Title: Writing and Technology
Students in this course will explore how digital technology shapes composing practices through critical engagement with new media formats. Students will have the opportunity to use a variety of network services such as Facebook, Twitter, and Google Docs to analyze and produce multimedia works including interactive maps, online community advocacy networks, and podcasts/video podcasts. Much course interaction will take place through a companion website that supplements class meetings with blog, comment, and wiki features. This course includes both individual and group projects, and some student work will take place in public online formats. Most reading materials will be provided online.
All class members are expected to treat each other with appropriate courtesy and decorum, and all coursework is expected to be completed in a thorough, timely fashion. All students must read and understand the policies articulated in this syllabus and sign the course contract in order to remain in the class.
Routine work with technology is a component of this class. Students need not be technological experts to succeed in this course, but digital technology interaction is integral, and computer problems are not valid excuses for incomplete work. Practice the core principle of digital data work: redundant backup. Digital technology will fail you; be prepared for that eventuality.
Students may use laptops, cell phones, and other digital devices during class, provided that they do not disrupt other students' learning. This is not a trick. This course provides an opportunity for students to practice prioritizing their attention in an increasingly connected, multidata environment. Each student is responsible for his or her own engagement with class meetings, and thus his or her resultant success or failure.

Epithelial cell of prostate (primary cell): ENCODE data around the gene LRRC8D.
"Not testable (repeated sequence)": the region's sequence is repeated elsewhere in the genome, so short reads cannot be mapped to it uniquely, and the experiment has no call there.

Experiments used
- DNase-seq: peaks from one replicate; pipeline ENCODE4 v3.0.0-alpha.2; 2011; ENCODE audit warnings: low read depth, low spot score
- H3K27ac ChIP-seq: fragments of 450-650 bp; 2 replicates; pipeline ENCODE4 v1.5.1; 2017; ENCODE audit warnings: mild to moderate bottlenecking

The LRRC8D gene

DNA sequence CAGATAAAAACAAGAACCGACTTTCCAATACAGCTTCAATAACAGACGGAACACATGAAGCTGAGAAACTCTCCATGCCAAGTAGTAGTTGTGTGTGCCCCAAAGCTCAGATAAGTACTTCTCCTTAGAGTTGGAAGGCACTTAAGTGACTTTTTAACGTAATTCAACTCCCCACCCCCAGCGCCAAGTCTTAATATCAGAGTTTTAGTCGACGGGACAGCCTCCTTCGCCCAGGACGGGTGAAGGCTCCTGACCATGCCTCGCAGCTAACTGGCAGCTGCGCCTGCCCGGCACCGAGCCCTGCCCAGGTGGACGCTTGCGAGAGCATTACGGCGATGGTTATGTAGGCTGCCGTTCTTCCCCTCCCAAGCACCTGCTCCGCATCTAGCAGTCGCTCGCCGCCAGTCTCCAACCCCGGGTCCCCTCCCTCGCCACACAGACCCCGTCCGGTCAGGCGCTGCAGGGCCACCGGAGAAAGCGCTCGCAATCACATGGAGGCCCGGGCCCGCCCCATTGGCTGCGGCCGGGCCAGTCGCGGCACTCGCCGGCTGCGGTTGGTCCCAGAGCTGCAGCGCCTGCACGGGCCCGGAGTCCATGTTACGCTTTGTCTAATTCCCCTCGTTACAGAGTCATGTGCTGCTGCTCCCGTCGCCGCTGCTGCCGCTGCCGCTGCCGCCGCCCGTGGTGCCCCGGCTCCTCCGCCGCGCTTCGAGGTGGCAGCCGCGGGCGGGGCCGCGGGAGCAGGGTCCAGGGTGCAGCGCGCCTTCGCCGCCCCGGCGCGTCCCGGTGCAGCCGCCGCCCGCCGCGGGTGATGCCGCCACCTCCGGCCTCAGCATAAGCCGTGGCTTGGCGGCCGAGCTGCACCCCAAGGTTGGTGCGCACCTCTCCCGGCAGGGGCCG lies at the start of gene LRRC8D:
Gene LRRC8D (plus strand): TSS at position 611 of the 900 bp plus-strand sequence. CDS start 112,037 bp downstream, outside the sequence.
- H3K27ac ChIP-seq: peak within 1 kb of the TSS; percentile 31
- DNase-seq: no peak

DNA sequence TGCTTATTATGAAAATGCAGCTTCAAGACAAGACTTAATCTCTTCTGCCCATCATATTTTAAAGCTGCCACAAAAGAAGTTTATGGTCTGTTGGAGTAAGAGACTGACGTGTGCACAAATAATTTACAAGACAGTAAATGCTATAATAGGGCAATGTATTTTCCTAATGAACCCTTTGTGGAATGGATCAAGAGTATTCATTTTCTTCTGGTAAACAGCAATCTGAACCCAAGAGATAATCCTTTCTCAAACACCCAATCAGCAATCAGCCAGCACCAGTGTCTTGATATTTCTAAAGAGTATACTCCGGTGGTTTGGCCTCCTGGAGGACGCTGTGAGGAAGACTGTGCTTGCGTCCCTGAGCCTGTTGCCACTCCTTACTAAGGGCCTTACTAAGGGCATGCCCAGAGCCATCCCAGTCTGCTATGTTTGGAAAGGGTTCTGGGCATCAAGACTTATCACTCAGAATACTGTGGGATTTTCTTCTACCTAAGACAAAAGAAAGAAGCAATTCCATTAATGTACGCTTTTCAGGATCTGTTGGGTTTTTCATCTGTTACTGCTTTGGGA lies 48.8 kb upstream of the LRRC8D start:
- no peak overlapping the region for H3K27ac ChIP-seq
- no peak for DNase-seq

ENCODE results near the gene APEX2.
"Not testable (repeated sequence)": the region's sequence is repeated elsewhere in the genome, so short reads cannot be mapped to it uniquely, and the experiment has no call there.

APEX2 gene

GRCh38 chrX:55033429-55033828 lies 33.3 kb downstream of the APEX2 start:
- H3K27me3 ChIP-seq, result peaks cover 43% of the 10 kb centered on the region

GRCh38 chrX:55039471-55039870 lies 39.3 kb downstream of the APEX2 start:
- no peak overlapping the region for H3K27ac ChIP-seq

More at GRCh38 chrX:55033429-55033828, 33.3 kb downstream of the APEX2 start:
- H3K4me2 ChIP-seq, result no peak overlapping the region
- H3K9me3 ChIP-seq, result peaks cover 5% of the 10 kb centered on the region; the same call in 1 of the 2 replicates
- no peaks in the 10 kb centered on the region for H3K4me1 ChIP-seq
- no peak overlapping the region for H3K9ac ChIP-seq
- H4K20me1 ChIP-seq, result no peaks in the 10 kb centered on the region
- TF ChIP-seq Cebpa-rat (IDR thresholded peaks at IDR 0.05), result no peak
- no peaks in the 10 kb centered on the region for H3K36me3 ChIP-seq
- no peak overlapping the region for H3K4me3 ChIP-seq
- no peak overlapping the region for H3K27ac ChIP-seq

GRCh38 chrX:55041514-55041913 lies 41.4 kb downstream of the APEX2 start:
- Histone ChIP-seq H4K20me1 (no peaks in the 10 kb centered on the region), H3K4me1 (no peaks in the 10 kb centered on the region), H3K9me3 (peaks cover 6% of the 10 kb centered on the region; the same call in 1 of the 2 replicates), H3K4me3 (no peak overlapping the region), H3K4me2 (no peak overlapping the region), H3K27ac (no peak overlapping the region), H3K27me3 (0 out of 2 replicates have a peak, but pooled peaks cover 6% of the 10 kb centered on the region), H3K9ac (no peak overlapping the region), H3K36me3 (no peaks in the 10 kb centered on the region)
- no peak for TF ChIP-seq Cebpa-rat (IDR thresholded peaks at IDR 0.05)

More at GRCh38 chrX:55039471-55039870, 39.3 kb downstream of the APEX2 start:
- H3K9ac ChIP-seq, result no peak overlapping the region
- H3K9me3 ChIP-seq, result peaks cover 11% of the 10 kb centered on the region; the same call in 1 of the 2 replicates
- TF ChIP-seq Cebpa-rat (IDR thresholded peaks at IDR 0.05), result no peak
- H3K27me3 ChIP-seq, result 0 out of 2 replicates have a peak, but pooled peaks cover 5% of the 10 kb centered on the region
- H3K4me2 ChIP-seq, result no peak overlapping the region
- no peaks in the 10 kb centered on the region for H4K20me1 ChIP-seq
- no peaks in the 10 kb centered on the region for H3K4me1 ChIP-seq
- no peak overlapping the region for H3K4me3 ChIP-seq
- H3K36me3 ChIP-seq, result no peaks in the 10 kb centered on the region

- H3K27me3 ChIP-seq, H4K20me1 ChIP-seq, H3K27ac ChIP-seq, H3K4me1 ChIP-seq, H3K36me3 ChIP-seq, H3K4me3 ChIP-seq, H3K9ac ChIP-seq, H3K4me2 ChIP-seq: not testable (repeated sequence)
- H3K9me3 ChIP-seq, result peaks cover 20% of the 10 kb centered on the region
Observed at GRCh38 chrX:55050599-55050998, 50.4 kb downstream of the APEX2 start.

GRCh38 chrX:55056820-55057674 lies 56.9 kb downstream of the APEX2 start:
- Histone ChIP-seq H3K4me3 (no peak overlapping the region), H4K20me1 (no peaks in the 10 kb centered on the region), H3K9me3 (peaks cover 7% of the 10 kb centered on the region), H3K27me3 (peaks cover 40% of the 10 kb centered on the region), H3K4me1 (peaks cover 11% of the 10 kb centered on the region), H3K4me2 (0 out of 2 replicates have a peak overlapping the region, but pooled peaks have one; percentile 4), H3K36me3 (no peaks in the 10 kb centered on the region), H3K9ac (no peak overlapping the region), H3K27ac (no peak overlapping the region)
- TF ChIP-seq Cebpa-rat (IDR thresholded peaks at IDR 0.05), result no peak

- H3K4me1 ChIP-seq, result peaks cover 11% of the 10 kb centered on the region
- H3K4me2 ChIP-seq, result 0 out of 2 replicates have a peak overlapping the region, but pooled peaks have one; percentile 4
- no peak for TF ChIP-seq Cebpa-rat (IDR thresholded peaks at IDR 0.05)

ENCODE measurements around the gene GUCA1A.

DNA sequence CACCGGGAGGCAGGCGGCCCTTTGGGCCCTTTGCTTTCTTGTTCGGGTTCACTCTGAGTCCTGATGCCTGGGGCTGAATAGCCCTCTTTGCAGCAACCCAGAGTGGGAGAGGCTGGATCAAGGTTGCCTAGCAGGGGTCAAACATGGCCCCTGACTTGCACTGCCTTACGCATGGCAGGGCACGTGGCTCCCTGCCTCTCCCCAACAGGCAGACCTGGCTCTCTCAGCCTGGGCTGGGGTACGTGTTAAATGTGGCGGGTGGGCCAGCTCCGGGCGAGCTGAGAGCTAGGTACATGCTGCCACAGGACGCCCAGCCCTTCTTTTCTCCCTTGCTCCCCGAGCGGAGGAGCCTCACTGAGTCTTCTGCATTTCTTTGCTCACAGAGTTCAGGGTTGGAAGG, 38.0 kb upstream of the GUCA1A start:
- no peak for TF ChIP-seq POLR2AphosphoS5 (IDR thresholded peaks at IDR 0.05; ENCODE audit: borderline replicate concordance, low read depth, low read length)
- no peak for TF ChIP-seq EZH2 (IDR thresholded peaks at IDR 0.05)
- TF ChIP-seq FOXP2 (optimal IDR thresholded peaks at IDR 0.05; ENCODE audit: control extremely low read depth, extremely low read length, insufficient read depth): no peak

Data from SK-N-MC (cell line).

Because of the nature of the course, some material posted to this website may be publicly accessible through the Web. (A student's grades and personal information will not be shared publicly, but students may opt to have their grades accessible privately online.) Additionally, any material posted to the course website may be used anonymously for teaching or published research purposes. For these reasons, students are encouraged to select usernames that are different from their real names.
Teamwork and group projects are required elements of the course. When a group project is assigned, students will participate in activities that foster successful collaboration. Student groups will be mostly autonomous, but groups will inform the instructor about meeting times and fill out meeting attendance sheets. (This ensures that all group members meet as scheduled; any student who misses a scheduled group meeting will have points deducted from his or her project grade.) After the conclusion of group projects, individuals will complete forms to assess the contributions of group members and the global performance of the team.